Although it is now a week and a half since the November 26 NATO attack on two border posts that killed 24 Pakistani soldiers, it appears that the barrage of official statements and official actions is not yet slowing. Despite a Sunday phone call from President Obama to President Zardari that was meant to emphasize cooperation, Pakistan withdrew its representatives today from two of three key border posts that coordinate communications between troops on both sides of the border region. And, as if things weren’t already bad enough with Pakistan boycotting the Bonn conference on the future of Afghanistan, Senators John McCain and Lindsey Graham decided that they should issue their own set of demands for Pakistan.
On Sunday, President Obama made a phone call to Pakistan’s President Zardari. Here is the statement on the call released by the White House:
Earlier today the President placed a phone call to Pakistani President Asif Ali Zardari to personally express his condolences on the tragic loss of twenty-four Pakistani soldiers this past week along the border of Afghanistan and Pakistan. The President made clear that this regrettable incident was not a deliberate attack on Pakistan and reiterated the United States’ strong commitment to a full investigation. The two Presidents reaffirmed their commitment to the U.S.-Pakistan bilateral relationship, which is critical to the security of both nations, and they agreed to stay in close touch.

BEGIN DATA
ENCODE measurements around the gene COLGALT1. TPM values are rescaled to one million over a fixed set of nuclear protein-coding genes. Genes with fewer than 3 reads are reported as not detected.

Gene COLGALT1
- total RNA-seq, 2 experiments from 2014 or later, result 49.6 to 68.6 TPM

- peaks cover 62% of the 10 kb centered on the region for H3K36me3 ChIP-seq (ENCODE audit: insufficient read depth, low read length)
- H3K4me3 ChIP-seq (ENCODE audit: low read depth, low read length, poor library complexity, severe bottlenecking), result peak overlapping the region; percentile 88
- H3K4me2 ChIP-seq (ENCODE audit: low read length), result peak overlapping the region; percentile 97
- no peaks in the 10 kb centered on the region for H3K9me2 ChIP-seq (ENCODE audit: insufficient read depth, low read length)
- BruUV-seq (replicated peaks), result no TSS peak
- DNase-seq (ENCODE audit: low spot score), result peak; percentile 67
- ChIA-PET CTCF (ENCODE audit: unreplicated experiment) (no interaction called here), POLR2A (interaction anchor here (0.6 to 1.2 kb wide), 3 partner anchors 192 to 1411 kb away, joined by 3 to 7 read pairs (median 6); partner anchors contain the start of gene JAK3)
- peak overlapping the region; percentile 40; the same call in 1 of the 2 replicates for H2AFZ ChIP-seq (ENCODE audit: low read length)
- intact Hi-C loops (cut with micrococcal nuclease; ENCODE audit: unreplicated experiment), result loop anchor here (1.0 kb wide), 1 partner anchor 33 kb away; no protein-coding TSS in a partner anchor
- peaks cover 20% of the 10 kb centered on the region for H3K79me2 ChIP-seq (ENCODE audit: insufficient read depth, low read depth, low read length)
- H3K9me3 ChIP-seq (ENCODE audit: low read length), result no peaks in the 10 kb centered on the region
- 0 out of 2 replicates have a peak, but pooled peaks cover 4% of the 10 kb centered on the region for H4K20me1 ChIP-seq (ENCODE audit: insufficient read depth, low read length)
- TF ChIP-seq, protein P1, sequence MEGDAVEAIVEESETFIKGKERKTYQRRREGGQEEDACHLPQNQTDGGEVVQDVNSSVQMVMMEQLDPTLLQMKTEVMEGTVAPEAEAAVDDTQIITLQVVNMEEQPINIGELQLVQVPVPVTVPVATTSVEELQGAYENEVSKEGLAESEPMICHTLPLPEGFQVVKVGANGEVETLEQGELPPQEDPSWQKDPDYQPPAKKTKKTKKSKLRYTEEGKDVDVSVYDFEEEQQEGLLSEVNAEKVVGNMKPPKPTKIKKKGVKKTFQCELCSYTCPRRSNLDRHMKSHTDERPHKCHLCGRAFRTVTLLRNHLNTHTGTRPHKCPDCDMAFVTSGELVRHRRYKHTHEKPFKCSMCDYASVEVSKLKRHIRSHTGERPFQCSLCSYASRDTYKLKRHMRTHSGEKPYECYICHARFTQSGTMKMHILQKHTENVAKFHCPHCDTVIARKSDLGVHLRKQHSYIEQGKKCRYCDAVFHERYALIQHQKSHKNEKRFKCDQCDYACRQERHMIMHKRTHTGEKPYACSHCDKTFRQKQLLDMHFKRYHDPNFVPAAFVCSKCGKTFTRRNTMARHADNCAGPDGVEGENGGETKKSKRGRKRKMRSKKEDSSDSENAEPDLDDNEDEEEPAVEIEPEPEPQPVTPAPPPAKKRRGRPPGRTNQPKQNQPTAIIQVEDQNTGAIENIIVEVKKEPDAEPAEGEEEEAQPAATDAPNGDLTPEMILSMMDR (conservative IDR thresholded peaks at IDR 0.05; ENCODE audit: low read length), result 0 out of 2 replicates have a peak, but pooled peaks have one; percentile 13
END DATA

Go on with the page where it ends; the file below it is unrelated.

Even though this statement ends by claiming both presidents “reaffirmed their commitment to the US-Pakistani bilateral relationship”, Pakistan followed that reaffirmation up by withdrawing its cooperation from key border posts that provide coordination and communication:
Pakistan is pulling out troops from two of the three border coordination units at the Pak-Afghan border set-up for communication between Nato and Pakistani troops in retaliation to the Nato November 26 attack, said a report by the The Associated Press. Read more